The Startling Sentence of the Year Award goes to the Wall Street Journal for this beauty, which summarizes the teachings of Hiroshi Tsukakoshi, a 77-year-old CEO who some follow as a management guru in his native Japan:
"He says companies should exist to make their workers happy, and says employees should clean the office toilets to foster a sense of responsibility (http://tiny.cc/…)."
See what I mean? It's not every 24-word sentence that contains three startling ideas. There's the notion that employees should clean the toilets. There's the seeming contradiction between making employees happy and expecting them to clean the toilets. And then there's that bit about a company existing to make employees happy.
Let's disregard the toilets and focus on the third thought. It might not seem startling in Japan, where some companies still offer lifetime employment and board directors are mostly employees who have risen through the ranks. In the West, however, companies do not exist to make employees happy.
If not employees, who? Business-school marketing theory urges companies to be "customer focused." Corporate law puts more weight on a company's owners.
In practice, senior executives also rank high. They work for the owners, to be sure, but they can't help having interests and ideas of their own. That's why boards strive to structure compensation in a way that aligns executives' interests with owners'.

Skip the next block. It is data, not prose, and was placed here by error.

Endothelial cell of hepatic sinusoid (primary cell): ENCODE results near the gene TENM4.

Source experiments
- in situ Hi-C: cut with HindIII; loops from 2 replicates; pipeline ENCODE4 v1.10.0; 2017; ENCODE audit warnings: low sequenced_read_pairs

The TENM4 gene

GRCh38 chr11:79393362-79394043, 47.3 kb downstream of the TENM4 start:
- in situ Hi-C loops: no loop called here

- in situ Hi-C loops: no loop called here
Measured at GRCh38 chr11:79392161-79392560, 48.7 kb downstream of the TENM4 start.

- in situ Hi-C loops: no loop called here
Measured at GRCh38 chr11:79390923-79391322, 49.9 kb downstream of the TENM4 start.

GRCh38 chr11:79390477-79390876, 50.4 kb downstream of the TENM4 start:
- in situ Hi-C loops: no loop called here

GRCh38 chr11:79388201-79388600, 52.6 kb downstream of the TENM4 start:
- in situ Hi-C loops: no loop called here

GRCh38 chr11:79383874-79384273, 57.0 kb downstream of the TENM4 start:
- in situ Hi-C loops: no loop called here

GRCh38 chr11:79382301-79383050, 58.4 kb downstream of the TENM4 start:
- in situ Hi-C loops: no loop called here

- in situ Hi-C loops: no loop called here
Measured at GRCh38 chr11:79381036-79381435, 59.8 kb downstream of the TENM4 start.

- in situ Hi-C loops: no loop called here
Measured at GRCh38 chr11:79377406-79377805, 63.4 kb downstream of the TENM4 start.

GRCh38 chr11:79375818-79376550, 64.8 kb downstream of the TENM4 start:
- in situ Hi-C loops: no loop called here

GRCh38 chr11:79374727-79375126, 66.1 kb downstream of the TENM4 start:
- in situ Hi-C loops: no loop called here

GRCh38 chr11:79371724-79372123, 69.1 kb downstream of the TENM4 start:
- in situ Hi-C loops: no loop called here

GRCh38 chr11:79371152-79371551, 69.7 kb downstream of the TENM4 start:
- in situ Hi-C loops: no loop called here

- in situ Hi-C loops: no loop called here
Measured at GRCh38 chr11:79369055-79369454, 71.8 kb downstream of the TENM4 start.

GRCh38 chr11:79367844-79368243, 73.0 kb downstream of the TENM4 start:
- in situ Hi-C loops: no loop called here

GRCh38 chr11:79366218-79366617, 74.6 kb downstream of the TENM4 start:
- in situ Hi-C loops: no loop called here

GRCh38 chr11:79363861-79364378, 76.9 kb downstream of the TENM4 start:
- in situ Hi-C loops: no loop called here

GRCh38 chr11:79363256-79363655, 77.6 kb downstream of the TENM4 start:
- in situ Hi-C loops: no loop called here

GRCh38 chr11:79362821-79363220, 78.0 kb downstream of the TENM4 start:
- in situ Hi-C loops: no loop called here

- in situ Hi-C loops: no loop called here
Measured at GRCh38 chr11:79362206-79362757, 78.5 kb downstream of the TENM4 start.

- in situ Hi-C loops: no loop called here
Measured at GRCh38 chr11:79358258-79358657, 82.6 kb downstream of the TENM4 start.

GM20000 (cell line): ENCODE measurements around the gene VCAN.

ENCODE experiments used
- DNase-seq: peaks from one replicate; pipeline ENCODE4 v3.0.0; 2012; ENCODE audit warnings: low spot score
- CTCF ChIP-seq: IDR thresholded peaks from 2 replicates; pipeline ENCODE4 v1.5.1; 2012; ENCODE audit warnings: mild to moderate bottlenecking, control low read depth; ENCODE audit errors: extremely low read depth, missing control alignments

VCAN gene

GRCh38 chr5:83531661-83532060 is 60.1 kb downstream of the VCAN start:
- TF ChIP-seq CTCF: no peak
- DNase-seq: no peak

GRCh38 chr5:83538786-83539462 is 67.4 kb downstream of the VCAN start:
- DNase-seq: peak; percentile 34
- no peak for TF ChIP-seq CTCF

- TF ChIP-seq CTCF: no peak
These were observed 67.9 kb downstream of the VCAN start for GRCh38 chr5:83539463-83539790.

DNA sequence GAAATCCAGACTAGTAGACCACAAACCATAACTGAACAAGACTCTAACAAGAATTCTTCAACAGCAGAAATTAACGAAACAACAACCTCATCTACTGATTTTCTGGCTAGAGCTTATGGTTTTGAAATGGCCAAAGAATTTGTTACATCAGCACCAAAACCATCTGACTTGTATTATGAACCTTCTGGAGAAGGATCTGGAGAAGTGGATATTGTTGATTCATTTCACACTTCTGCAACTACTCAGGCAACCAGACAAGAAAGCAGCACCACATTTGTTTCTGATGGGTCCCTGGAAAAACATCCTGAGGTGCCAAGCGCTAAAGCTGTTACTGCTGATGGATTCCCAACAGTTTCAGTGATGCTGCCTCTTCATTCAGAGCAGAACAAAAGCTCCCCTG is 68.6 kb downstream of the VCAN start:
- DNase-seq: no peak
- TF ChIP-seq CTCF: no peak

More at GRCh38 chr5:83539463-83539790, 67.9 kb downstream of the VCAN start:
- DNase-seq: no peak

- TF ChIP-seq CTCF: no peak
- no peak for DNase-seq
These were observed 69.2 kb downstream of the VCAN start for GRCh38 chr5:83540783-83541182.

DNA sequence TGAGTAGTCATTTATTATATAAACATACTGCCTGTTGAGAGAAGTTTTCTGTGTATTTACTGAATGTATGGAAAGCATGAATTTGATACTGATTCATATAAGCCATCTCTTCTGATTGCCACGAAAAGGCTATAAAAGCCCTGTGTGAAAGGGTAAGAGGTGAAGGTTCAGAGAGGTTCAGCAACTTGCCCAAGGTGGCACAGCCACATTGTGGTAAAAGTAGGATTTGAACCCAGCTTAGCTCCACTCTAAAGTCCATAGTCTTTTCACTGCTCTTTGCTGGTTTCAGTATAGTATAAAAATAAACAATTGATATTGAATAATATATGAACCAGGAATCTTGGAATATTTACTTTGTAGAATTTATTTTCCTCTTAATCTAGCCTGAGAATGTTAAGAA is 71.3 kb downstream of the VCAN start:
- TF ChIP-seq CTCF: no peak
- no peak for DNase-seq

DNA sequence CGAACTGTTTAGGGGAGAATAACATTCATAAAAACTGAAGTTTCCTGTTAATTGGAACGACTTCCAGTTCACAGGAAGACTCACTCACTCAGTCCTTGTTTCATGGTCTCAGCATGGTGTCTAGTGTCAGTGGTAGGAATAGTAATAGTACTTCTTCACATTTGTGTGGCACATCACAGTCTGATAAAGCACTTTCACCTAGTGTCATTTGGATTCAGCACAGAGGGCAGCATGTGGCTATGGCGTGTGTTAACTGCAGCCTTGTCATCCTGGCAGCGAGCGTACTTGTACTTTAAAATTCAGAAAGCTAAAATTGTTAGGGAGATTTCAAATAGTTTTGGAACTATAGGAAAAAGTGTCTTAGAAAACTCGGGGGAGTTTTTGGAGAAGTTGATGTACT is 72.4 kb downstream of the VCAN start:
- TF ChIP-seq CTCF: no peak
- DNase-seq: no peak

The paramount position of owners is clearest when a change in ownership is at issue. Even then, though, executives may have their own views. Consider Syngenta's rejection of Monsanto's $47 billion acquisition bid.
Syngenta's senior management thought the company would be worth more in the long run if it remained independent. But at least some of Syngenta's owners liked Monsanto's sweetened offer. The Wall Street Journal quoted a few in a recent story, including a representative of one of Syngenta's top-ten shareholders (http://tiny.cc/…). "The management of Syngenta," he complained, "is throwing away $15 billion to $20 billion of shareholders' money."
Some disgruntled owners would like to replace the company's board, the Journal reported. The paper said some analysts believe there's still a 30% chance Monsanto could end up with Syngenta.
Even if it doesn't, the Economist thinks "consolidation of the industry may be in prospect anyway (http://tiny.cc/…)." Other combinations of big seed and chemical companies would raise fewer antitrust concerns, the magazine reasons. BASF reportedly tried to arrange financing for a rival offer for Syngenta.
Syngenta's top executives are scrambling to placate unhappy owners. They just announced plans to sell the company's profitable vegetable-seed business and return $2 billion to shareholders (http://tiny.cc/…). Said Syngenta's CEO: "Shareholders are going to be justly rewarded for their patience."
It's worth noting that no party to this controversy spoke of making employees happy. Nor were customers among the prime movers of events. True, many farmers feared seed and chemical prices would rise further if the two companies became one. But their angst wasn't why the deal fell through.
In rebuffing Monsanto, Syngenta's executives predicted antitrust regulators wouldn't approve the combination. Monsanto disagreed -- and put a $3 billion breakup fee where its mouth was. In the end Monsanto walked away after Syngenta rejected the sweetened offer, so we'll never know how the trustbusters would have ruled.
No, neither employees nor customers nor trustbusters had anything to do with it. This was between owners and executives and the only startling thing is that the executives prevailed. Next time, maybe they won't.
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